Part of our goal in the aftermath of the Thomas Fire was to involve the community in putting up raptor nesting boxes (Barn Owl, American Kestrel and Screech Owl boxes) and adding perching to land where it would be beneficial for raptors to perch and hunt. While we have been successful at building and placing 50+ barn owl boxes since the fire, we were hoping people would take action on their own as well…
We received this wonderful email not too long ago…
“Build it and they will come.” And they came, and kept coming!
We live in a foothill neighborhood of Ventura and In the months following the Thomas fire we noticed the wildlife was clearly displaced – a natural consequence of the surrounding devastation.
In late spring we noticed two young hawks perched on avocado tree stumps on the hill behind our house (we lost part of our hill in the fire, including about 25 avocado trees). We saw the two hawks several times thereafter; sometimes they were on the ground on our hill, perched on tree stumps or flying overhead. They may have come from a large nest we found in an oak tree in the empty lot next to our house, and we surmised the two were nest mates.
We called the Ojai Raptor Center several times for guidance regarding the hawks and found plans for a hawk perch online. The perch was constructed according to the plans (thanks to the help of friends) and erected on our burned hillside, close to where we had initially seen the young hawks. The very next day we saw our first hawk perched on it, and nearly every morning since, we have seen a hawk on the perch looking for prey!
And they kept coming! To our surprise, on November 16th, while we were watching a hawk on the perch through our scope (recently purchased for hawk watching) a second hawk landed on the perch. The two sat there for several minutes and based on their size difference, it appeared to be a male and female. For several mornings, we observed the two hawks perched together. I am certain these were the two that we had been watching for months! One morning, while watching the female on the perch, she called out and within seconds, the male had joined her. Clearly a pair! A Raptor Center volunteer (thank you Geralyn) identified the pair as Red-shouldered Hawks.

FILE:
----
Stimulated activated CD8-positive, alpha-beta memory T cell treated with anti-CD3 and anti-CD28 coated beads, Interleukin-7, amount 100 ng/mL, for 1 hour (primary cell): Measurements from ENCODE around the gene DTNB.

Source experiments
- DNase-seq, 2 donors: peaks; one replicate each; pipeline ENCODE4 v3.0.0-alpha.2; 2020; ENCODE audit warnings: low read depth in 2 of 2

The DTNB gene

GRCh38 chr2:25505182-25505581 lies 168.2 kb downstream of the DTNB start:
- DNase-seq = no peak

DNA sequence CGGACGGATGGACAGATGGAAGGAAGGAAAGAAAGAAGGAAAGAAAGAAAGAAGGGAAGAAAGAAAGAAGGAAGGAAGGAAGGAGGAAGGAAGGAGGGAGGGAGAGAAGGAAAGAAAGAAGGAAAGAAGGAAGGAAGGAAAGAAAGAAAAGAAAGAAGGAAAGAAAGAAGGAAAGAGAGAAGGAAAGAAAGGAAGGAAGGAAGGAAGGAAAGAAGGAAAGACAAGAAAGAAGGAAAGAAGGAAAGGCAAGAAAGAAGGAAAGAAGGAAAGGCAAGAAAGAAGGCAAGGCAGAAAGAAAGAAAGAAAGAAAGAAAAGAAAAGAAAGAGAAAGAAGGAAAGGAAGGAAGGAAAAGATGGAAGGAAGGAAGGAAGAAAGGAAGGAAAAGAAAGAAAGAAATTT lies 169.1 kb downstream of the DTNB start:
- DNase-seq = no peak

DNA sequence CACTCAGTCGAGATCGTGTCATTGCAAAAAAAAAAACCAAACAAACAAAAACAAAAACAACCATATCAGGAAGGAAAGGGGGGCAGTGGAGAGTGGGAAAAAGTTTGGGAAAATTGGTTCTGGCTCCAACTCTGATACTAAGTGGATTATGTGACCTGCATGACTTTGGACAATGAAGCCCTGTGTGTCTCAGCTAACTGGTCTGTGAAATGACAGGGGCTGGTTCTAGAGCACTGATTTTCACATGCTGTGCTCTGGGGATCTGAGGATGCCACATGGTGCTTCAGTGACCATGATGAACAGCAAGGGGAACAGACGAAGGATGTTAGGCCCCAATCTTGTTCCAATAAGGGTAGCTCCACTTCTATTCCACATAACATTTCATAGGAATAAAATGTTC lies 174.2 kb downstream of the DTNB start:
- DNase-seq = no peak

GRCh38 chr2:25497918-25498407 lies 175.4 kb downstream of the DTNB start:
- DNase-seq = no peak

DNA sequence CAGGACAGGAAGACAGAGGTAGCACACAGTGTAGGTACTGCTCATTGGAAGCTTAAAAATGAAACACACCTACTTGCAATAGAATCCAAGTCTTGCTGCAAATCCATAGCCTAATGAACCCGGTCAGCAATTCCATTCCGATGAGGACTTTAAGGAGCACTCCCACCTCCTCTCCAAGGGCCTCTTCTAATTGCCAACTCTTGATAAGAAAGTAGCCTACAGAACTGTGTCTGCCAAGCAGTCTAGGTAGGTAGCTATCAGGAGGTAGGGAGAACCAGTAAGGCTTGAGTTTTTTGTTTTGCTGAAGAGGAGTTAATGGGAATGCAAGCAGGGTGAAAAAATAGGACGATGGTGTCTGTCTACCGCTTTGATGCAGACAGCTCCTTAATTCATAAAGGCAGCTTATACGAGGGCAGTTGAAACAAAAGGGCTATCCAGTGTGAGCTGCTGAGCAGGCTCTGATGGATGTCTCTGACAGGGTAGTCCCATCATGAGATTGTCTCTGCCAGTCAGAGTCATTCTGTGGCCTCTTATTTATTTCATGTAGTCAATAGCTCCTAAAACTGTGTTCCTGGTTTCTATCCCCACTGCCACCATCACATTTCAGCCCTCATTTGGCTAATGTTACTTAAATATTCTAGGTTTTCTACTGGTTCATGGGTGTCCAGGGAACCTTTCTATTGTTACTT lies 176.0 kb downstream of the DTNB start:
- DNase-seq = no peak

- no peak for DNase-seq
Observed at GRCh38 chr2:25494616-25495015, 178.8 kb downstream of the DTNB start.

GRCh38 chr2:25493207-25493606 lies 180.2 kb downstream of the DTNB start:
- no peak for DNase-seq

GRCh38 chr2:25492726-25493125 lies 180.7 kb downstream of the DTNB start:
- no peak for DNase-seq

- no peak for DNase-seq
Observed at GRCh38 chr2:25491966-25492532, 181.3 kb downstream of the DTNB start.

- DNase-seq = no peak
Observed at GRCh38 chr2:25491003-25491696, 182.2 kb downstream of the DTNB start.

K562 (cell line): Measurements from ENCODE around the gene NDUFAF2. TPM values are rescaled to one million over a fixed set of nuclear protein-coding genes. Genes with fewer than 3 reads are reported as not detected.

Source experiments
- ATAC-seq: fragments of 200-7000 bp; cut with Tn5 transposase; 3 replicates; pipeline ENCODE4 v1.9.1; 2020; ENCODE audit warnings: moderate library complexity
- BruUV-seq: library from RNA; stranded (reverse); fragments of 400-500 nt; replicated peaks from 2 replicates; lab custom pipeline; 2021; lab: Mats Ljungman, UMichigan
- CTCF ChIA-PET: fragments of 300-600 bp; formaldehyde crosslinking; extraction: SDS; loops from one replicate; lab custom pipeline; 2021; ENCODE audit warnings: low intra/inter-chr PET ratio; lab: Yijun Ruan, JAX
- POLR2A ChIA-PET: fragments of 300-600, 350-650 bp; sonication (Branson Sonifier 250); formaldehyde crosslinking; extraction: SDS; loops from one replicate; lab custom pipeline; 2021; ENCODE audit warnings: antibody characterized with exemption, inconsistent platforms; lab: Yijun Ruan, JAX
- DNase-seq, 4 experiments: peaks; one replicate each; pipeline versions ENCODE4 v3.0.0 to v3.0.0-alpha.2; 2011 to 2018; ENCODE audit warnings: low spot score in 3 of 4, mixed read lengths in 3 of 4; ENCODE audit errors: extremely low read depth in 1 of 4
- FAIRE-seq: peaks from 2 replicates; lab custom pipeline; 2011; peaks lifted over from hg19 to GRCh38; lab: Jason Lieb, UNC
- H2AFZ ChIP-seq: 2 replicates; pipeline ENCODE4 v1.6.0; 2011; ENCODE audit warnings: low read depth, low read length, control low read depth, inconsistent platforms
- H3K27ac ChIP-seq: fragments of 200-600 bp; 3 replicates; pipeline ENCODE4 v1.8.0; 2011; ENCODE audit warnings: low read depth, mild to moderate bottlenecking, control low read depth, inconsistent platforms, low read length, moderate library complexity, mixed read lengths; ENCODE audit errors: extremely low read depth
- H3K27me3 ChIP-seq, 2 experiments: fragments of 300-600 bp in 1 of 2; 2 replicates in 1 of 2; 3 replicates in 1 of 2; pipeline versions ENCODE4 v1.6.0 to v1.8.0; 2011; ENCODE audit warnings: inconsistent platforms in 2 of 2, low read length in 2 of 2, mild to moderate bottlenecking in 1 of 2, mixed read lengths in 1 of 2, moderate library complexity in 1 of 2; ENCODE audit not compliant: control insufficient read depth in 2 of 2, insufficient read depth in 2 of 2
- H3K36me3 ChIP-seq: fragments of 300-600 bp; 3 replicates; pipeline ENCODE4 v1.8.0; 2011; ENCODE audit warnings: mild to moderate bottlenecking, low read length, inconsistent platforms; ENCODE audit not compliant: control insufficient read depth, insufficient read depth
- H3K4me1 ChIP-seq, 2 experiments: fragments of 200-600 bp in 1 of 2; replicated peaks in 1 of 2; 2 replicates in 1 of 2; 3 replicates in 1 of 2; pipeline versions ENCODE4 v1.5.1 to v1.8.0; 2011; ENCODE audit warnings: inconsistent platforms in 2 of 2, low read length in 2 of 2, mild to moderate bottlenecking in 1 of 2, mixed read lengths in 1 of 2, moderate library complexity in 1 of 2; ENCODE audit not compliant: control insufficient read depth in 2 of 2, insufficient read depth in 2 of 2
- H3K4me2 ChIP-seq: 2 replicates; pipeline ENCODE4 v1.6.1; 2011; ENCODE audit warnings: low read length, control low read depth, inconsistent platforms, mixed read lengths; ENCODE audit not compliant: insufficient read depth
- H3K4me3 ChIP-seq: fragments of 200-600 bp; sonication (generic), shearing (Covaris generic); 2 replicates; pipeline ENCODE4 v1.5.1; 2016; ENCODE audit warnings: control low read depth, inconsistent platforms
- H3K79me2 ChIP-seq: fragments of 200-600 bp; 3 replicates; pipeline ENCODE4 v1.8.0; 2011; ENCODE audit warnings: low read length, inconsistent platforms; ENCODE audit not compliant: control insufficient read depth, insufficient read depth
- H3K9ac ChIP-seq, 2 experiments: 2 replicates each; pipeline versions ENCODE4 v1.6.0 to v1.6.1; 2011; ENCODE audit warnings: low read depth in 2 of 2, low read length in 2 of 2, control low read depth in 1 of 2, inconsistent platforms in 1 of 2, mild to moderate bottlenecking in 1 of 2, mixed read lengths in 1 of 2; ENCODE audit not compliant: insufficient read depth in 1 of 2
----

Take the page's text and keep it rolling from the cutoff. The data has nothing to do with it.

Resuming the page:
We have not only shared the success story of our hawk perch with our friends and neighbors, but along the way we have encouraged others to not use rodenticides in an effort to protect these beautiful raptors.
We are so enjoying the wildlife that has found a new home after the Thomas fire. Thank you for your sage advice and guidance along our journey!
David & Ellen
P.S. We are preparing to install a second hawk perch, close to our side yard and the empty lot next door that burned in the fire. And we have seen two Great Horned Owls in a tree in our side yard (and heard their duet) and may put up a “nest cone” high in the tree in an effort to help the owl pair in their pursuit of a nest.
This is exactly what we were hoping for. By providing this perch, this family gave this mated pair of adult Red-shouldered Hawks a place to perch and hunt. T-perches are incredibly beneficial to many local raptor species as they all need places to perch and many of them employ the “perch and search” method of hunting; where they will perch above an open area and scan for prey. This, of course provides natural rodent control for the area where the perch is- a win-win! Rat and other rodent poisons are not not necessary when you take the right steps. We are also very excited and proud that this family has a new found love of raptor watching and have become raptor conservationists in their own backyard.
Thank you to Ellen Harriger for this wonderful story and accompanying photos.
Building plans to our our raptor boxes and perching can be found here.